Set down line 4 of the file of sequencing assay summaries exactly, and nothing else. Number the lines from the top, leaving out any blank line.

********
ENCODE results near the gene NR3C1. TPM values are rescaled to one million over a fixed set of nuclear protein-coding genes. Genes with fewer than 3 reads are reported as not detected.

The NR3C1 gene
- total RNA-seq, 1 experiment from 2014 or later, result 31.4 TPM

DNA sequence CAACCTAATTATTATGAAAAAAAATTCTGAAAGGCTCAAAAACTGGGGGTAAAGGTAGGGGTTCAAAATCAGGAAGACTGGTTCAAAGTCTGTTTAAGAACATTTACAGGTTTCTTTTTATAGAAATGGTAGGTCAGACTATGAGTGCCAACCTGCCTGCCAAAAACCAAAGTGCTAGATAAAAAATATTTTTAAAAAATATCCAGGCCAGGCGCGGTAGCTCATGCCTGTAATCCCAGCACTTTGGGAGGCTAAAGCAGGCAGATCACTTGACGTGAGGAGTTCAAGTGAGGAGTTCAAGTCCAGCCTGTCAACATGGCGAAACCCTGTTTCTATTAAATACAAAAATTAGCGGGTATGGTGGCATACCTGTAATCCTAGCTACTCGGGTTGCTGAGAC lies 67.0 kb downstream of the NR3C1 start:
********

DNA sequence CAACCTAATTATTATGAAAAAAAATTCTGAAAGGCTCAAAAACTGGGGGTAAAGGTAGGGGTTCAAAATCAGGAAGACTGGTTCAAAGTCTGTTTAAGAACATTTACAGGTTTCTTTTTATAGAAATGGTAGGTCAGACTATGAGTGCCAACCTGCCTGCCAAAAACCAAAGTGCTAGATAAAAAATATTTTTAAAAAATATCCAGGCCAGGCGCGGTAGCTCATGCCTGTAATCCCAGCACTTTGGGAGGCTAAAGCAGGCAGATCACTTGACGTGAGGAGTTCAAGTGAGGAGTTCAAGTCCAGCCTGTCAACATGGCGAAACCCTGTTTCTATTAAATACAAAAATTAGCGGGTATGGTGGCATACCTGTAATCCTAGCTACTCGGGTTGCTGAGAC lies 67.0 kb downstream of the NR3C1 start: